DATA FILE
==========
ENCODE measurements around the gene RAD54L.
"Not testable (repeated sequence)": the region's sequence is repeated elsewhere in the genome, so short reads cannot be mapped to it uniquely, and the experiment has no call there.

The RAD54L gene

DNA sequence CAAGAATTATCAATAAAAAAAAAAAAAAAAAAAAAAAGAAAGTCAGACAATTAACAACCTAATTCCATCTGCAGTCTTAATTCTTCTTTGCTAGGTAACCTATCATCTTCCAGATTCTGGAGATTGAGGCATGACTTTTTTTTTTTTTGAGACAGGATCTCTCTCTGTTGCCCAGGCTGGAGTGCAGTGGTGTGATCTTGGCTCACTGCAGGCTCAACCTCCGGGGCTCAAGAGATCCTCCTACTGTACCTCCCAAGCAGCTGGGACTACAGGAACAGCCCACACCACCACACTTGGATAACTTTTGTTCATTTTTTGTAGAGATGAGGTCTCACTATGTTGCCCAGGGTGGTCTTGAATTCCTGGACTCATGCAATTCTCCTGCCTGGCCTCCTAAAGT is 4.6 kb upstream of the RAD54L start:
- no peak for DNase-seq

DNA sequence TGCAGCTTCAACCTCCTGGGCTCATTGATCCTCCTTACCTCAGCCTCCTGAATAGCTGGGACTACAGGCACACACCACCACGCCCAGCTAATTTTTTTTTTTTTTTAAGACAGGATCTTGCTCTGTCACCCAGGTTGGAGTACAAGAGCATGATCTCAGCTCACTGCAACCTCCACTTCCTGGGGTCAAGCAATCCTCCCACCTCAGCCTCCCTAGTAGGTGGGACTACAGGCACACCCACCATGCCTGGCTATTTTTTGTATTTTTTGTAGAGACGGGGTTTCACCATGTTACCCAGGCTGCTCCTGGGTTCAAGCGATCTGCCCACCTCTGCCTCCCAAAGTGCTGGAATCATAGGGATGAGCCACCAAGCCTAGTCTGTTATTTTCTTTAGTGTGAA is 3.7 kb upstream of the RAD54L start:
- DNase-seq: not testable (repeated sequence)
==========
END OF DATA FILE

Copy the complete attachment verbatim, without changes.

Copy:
ENCODE measurements around the gene RAD54L.
"Not testable (repeated sequence)": the region's sequence is repeated elsewhere in the genome, so short reads cannot be mapped to it uniquely, and the experiment has no call there.

The RAD54L gene

DNA sequence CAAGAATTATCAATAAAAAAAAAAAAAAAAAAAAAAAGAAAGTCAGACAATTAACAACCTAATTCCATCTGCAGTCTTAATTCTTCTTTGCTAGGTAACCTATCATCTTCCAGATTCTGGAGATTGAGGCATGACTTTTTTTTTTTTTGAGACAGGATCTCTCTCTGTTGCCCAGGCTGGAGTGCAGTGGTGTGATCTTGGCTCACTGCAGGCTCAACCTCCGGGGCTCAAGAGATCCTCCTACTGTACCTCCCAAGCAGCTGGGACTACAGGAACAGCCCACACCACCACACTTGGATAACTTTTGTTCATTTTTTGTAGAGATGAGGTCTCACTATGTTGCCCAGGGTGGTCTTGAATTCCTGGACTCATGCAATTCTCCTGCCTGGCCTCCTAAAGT is 4.6 kb upstream of the RAD54L start:
- no peak for DNase-seq

DNA sequence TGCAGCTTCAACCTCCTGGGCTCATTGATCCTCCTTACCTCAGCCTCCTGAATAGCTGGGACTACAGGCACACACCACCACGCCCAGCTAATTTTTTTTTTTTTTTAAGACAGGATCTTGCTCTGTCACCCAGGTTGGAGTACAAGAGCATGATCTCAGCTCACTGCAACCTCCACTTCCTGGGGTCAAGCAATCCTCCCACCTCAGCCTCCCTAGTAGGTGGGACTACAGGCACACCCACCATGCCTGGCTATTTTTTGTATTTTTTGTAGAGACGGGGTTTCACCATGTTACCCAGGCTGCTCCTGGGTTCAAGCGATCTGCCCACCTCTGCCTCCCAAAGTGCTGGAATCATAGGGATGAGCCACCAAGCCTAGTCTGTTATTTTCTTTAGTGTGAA is 3.7 kb upstream of the RAD54L start:
- DNase-seq: not testable (repeated sequence)